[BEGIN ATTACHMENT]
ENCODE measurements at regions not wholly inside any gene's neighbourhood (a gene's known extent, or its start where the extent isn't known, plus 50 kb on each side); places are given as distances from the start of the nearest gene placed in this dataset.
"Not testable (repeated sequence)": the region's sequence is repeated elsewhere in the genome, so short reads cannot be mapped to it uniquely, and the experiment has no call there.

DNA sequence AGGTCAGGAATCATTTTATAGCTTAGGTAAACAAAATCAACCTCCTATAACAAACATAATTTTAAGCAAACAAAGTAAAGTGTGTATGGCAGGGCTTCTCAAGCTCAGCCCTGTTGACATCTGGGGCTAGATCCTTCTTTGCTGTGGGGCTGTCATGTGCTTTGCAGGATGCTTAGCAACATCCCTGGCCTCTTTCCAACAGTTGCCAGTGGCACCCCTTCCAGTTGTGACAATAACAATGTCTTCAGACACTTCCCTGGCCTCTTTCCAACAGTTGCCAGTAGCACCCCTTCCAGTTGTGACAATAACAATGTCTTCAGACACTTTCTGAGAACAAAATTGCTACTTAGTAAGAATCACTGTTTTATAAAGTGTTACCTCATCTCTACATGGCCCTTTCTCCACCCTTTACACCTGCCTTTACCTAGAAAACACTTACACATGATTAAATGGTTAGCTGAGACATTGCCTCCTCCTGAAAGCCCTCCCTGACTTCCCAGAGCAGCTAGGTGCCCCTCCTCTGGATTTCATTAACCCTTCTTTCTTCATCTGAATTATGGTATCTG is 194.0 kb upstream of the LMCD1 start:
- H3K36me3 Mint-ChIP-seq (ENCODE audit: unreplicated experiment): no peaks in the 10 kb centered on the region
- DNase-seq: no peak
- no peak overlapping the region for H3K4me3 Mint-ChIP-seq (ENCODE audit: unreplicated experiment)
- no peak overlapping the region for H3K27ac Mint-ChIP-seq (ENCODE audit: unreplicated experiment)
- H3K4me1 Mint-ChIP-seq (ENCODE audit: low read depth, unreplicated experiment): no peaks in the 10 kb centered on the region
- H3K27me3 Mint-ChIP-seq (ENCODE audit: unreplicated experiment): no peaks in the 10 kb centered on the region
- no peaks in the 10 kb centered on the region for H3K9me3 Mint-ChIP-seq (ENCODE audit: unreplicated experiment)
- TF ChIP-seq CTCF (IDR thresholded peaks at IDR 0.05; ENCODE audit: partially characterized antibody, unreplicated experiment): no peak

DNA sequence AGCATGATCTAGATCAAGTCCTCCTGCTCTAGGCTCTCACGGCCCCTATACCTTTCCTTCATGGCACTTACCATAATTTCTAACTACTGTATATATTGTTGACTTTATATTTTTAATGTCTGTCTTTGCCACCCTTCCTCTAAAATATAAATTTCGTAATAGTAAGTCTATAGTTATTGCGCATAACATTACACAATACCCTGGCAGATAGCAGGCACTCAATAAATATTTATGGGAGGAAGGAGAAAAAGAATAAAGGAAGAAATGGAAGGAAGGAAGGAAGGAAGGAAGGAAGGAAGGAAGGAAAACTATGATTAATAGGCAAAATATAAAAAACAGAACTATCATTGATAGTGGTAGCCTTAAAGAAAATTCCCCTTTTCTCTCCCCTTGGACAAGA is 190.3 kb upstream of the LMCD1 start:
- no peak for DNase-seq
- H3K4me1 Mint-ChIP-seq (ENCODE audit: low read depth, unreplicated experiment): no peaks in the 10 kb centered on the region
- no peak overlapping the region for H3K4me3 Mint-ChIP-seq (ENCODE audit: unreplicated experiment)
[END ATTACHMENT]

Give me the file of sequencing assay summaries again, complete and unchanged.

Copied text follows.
ENCODE measurements at regions not wholly inside any gene's neighbourhood (a gene's known extent, or its start where the extent isn't known, plus 50 kb on each side); places are given as distances from the start of the nearest gene placed in this dataset.
"Not testable (repeated sequence)": the region's sequence is repeated elsewhere in the genome, so short reads cannot be mapped to it uniquely, and the experiment has no call there.

DNA sequence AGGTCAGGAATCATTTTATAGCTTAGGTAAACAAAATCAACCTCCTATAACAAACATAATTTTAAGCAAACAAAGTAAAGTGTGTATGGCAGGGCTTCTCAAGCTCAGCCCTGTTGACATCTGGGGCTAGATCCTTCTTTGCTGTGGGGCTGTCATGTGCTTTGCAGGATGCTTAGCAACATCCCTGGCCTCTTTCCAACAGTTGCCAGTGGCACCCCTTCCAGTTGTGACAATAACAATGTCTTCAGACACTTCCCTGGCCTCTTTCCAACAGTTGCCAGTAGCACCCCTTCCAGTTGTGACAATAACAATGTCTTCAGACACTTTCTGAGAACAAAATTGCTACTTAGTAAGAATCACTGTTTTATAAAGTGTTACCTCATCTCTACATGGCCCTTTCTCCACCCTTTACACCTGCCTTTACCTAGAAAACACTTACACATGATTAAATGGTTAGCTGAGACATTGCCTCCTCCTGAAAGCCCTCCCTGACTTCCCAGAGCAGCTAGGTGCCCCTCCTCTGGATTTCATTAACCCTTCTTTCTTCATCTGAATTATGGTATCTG is 194.0 kb upstream of the LMCD1 start:
- H3K36me3 Mint-ChIP-seq (ENCODE audit: unreplicated experiment): no peaks in the 10 kb centered on the region
- DNase-seq: no peak
- no peak overlapping the region for H3K4me3 Mint-ChIP-seq (ENCODE audit: unreplicated experiment)
- no peak overlapping the region for H3K27ac Mint-ChIP-seq (ENCODE audit: unreplicated experiment)
- H3K4me1 Mint-ChIP-seq (ENCODE audit: low read depth, unreplicated experiment): no peaks in the 10 kb centered on the region
- H3K27me3 Mint-ChIP-seq (ENCODE audit: unreplicated experiment): no peaks in the 10 kb centered on the region
- no peaks in the 10 kb centered on the region for H3K9me3 Mint-ChIP-seq (ENCODE audit: unreplicated experiment)
- TF ChIP-seq CTCF (IDR thresholded peaks at IDR 0.05; ENCODE audit: partially characterized antibody, unreplicated experiment): no peak

DNA sequence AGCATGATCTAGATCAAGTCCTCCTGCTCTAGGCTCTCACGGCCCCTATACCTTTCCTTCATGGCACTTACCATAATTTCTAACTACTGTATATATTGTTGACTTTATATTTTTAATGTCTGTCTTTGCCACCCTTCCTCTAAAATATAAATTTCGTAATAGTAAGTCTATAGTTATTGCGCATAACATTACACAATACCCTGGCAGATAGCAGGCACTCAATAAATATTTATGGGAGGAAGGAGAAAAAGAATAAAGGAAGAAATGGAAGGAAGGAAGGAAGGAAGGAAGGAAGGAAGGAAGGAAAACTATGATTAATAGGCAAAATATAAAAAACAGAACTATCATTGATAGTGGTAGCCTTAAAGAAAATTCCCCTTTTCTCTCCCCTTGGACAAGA is 190.3 kb upstream of the LMCD1 start:
- no peak for DNase-seq
- H3K4me1 Mint-ChIP-seq (ENCODE audit: low read depth, unreplicated experiment): no peaks in the 10 kb centered on the region
- no peak overlapping the region for H3K4me3 Mint-ChIP-seq (ENCODE audit: unreplicated experiment)